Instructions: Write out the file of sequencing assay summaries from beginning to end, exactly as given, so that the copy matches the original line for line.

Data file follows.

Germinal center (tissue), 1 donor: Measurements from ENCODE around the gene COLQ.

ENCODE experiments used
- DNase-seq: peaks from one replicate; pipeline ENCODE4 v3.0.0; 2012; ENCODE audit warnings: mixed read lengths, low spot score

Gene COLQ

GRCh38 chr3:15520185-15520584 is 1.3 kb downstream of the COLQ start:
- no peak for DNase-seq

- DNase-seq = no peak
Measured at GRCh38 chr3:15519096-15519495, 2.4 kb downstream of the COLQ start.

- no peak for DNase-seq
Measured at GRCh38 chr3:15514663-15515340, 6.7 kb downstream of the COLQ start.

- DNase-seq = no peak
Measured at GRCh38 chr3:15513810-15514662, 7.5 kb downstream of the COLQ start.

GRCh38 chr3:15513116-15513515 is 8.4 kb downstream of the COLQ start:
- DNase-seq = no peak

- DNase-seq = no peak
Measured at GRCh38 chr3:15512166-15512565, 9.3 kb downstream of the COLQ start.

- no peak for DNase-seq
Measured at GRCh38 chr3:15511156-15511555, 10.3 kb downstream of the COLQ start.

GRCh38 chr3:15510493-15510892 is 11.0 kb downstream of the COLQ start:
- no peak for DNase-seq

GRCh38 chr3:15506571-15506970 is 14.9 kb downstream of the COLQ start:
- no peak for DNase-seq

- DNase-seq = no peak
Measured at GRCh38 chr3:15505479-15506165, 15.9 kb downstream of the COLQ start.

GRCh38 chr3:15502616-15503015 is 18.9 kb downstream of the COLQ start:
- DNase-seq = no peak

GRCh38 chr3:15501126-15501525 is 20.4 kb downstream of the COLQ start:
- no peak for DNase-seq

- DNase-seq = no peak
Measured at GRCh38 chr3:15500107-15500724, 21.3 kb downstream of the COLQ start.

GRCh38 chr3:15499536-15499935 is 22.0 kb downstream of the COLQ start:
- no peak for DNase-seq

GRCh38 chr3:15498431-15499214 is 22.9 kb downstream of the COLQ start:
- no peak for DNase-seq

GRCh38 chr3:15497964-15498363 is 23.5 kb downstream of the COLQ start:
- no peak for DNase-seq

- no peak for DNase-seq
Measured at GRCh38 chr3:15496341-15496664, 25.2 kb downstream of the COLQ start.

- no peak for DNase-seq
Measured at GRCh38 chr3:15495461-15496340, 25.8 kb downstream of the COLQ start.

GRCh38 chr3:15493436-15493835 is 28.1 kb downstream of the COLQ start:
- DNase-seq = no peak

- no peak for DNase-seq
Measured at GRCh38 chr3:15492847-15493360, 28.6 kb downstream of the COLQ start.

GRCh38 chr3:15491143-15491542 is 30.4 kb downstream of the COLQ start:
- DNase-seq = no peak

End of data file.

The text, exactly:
Germinal center (tissue), 1 donor: Measurements from ENCODE around the gene COLQ.

ENCODE experiments used
- DNase-seq: peaks from one replicate; pipeline ENCODE4 v3.0.0; 2012; ENCODE audit warnings: mixed read lengths, low spot score

Gene COLQ

GRCh38 chr3:15520185-15520584 is 1.3 kb downstream of the COLQ start:
- no peak for DNase-seq

- DNase-seq = no peak
Measured at GRCh38 chr3:15519096-15519495, 2.4 kb downstream of the COLQ start.

- no peak for DNase-seq
Measured at GRCh38 chr3:15514663-15515340, 6.7 kb downstream of the COLQ start.

- DNase-seq = no peak
Measured at GRCh38 chr3:15513810-15514662, 7.5 kb downstream of the COLQ start.

GRCh38 chr3:15513116-15513515 is 8.4 kb downstream of the COLQ start:
- DNase-seq = no peak

- DNase-seq = no peak
Measured at GRCh38 chr3:15512166-15512565, 9.3 kb downstream of the COLQ start.

- no peak for DNase-seq
Measured at GRCh38 chr3:15511156-15511555, 10.3 kb downstream of the COLQ start.

GRCh38 chr3:15510493-15510892 is 11.0 kb downstream of the COLQ start:
- no peak for DNase-seq

GRCh38 chr3:15506571-15506970 is 14.9 kb downstream of the COLQ start:
- no peak for DNase-seq

- DNase-seq = no peak
Measured at GRCh38 chr3:15505479-15506165, 15.9 kb downstream of the COLQ start.

GRCh38 chr3:15502616-15503015 is 18.9 kb downstream of the COLQ start:
- DNase-seq = no peak

GRCh38 chr3:15501126-15501525 is 20.4 kb downstream of the COLQ start:
- no peak for DNase-seq

- DNase-seq = no peak
Measured at GRCh38 chr3:15500107-15500724, 21.3 kb downstream of the COLQ start.

GRCh38 chr3:15499536-15499935 is 22.0 kb downstream of the COLQ start:
- no peak for DNase-seq

GRCh38 chr3:15498431-15499214 is 22.9 kb downstream of the COLQ start:
- no peak for DNase-seq

GRCh38 chr3:15497964-15498363 is 23.5 kb downstream of the COLQ start:
- no peak for DNase-seq

- no peak for DNase-seq
Measured at GRCh38 chr3:15496341-15496664, 25.2 kb downstream of the COLQ start.

- no peak for DNase-seq
Measured at GRCh38 chr3:15495461-15496340, 25.8 kb downstream of the COLQ start.

GRCh38 chr3:15493436-15493835 is 28.1 kb downstream of the COLQ start:
- DNase-seq = no peak

- no peak for DNase-seq
Measured at GRCh38 chr3:15492847-15493360, 28.6 kb downstream of the COLQ start.

GRCh38 chr3:15491143-15491542 is 30.4 kb downstream of the COLQ start:
- DNase-seq = no peak